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So What’s The New Buzz On Foreign Bank Accounts?



When looking for a picture for this post, I came across this one and remembered my college English Professor. She really loved the term, “Freudian Slip” for some reason! All I knew then was that Sigmund Freud was the father of psychoanalysis but I never quite understood how that related to a Business English class, unless that was the Professor’s way of telling us we were driving her nuts! Now I know that the term, “Freudian Slip” is a “mistake in speech that shows what the speaker is truly thinking” or “to do what one is truly thinking about”.

No, this post is not about defining psychoanalytic terms, dare I say more interesting than tax stuff? Not quite, but this post is about the latest buzz from the Internal Revenue Service, about some situations US taxpayers having foreign accounts might be in and their compliance options. So here it goes!

I. You are a US taxpayer who has properly reported and paid tax on ALL worldwide taxable income. Oops! You did not know that with your account thresholds, you should have been filing FBARs in all those years as well. These accounts were not only your own foreign bank accounts but were also some that you had signatory authority over through an employer.

Your Compliance Options: Voila!

• You can now file those delinquent FBAR reports per instructions.
• Attach a statement explaining why the statements are late.
• Mail the delinquent FBARs to- Department of Treasury, P O Box 32621, Detroit, MI 48232.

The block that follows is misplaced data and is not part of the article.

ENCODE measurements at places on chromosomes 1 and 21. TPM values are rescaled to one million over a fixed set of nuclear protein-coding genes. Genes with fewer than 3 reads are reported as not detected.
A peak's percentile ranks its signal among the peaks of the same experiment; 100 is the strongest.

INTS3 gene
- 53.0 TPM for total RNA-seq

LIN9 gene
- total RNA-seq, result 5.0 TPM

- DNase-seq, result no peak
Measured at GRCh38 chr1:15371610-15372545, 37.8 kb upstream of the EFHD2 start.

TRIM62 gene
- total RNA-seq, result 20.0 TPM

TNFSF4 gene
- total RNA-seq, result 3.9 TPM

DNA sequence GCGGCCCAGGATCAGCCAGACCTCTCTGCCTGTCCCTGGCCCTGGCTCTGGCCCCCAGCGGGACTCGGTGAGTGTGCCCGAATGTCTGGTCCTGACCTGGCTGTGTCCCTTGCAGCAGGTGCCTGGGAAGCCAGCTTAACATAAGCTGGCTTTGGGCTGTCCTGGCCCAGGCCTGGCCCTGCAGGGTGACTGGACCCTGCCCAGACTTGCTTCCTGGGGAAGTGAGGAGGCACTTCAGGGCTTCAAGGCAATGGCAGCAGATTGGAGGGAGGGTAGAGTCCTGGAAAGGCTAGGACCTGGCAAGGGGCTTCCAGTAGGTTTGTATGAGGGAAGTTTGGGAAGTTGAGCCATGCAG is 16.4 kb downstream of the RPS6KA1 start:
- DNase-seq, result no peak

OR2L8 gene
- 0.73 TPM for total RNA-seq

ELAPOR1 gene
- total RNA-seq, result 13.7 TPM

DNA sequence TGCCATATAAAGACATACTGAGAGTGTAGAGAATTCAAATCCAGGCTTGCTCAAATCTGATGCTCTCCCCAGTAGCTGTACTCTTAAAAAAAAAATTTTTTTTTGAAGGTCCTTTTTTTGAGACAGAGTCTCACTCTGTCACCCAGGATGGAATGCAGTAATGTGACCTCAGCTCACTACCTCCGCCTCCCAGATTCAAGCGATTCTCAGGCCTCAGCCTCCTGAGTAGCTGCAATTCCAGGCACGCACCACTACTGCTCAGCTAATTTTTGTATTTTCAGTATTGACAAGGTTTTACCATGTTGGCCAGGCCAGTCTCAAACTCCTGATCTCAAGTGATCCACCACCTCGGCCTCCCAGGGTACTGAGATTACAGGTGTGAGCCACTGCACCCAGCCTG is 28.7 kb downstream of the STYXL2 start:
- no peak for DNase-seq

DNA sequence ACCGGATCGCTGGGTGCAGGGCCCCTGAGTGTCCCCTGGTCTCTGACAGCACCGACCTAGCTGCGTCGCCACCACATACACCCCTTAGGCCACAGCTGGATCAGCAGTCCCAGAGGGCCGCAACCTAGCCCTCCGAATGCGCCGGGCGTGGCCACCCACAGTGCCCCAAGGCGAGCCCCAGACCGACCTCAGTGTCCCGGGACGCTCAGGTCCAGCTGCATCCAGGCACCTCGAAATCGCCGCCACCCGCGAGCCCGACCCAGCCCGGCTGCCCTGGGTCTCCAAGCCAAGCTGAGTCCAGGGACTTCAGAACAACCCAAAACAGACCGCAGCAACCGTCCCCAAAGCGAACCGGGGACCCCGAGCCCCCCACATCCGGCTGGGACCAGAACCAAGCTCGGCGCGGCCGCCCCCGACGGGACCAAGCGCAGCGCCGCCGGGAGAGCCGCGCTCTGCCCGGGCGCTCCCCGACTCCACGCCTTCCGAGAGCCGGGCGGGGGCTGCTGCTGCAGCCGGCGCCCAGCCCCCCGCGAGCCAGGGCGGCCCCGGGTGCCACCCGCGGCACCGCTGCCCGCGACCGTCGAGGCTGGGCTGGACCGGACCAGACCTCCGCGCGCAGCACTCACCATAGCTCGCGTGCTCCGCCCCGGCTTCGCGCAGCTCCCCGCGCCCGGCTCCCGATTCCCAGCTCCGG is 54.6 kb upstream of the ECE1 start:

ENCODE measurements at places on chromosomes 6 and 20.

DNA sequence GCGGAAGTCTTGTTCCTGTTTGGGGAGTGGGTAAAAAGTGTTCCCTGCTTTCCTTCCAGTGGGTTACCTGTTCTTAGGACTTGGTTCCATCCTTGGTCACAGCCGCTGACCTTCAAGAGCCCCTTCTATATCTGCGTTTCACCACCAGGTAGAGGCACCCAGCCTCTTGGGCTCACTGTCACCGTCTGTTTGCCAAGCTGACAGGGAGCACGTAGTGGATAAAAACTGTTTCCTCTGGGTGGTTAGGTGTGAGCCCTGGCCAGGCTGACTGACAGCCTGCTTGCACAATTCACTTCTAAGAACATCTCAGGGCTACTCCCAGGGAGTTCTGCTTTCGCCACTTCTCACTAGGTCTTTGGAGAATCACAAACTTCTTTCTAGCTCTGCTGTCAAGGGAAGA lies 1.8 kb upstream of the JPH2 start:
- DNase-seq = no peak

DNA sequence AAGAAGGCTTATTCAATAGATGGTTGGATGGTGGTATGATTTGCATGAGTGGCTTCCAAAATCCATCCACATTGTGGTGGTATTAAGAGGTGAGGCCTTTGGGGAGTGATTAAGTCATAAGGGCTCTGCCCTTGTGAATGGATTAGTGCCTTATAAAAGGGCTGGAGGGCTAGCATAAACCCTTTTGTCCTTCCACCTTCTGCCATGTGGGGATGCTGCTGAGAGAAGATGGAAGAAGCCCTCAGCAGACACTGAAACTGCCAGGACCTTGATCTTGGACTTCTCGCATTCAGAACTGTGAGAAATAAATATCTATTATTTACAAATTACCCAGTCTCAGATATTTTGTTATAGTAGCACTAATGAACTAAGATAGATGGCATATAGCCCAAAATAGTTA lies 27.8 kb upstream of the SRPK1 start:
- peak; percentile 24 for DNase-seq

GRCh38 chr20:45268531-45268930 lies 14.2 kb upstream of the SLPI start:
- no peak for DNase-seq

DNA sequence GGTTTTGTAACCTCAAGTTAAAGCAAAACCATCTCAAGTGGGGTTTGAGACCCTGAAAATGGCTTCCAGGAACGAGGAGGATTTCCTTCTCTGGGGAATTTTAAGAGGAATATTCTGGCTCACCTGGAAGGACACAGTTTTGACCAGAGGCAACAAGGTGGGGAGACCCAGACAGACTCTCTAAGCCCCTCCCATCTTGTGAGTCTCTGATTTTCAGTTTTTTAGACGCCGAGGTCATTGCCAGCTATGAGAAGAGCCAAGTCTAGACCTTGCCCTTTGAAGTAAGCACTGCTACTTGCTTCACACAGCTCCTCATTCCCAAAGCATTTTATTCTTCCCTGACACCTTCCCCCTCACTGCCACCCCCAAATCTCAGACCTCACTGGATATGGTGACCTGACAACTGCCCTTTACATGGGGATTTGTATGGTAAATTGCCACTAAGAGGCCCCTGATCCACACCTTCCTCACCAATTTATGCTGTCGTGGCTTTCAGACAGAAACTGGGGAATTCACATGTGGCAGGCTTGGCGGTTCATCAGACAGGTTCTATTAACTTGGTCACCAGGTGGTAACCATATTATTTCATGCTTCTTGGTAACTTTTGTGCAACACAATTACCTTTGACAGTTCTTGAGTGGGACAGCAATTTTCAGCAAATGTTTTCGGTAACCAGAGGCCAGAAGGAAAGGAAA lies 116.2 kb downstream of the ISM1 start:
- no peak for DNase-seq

II. You only have certain delinquent returns but no tax due. So you are the “lucky” one, you did not have any tax due but you failed to file certain tax information returns such as, Form 5471 or Form 3520. Or you had reported all taxable income arising from taxable income with respect to transactions relating to these forms.

Your Compliance Options:

• You should go ahead and file these delinquent forms with the proper authorities (as per form instructions)
• With a statement attached (of course) explaining why they are late.
• The IRS will not impose a penalty for the failure to file Forms 5471 or 3520 if there are no under-reported tax liabilities.
• You should also not have been already contacted by the IRS regarding these delinquent forms.

III. You are a non-resident US Taxpayer, you have delinquent returns- however your tax owed is less than $1,500 per year. So you have been abroad and have not filed your tax returns and your FBARs. You only owe less than $1,500 per year.

Your Compliance Options:

• File your delinquent tax returns for the last 3 years.
• Include any delinquent tax information returns with the bullet point above.
• File any delinquent FBARs for the past 6 years.
• Give all the required additional information compliance risk.
• Pay any outstanding federal tax and interest due with the outstanding returns.

IV. You are a taxpayer with undisclosed foreign accounts and unreported income or you are a taxpayer seeking protection from criminal prosecution.

Your Compliance Option:

• The Offshore Voluntary Disclosure Program aka OVDP.

Please note that to decide if any of the above four situations apply to you and for further guidance regarding your compliance options, I cannot stress enough how important it is to consult with an informed and experienced Enrolled Agent, CPA or Tax Attorney.

Original Post By:  Manasa Nadig

Bibliography: FS-2011-13; Report of Foreign Bank and Financial Accounts (FBAR); Form 5471; Form 3520.

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I am Manasa Nadig, enrolled to practice and represent taxpayers with the Internal Revenue Service. I have been in the business of Tax Preparation & Tax Planning since 1999. My firm, MN Tax Solutions, LLC is based in Michigan, USA. Please connect with me on TaxConnections for more information about myself & the services provided by my firm.

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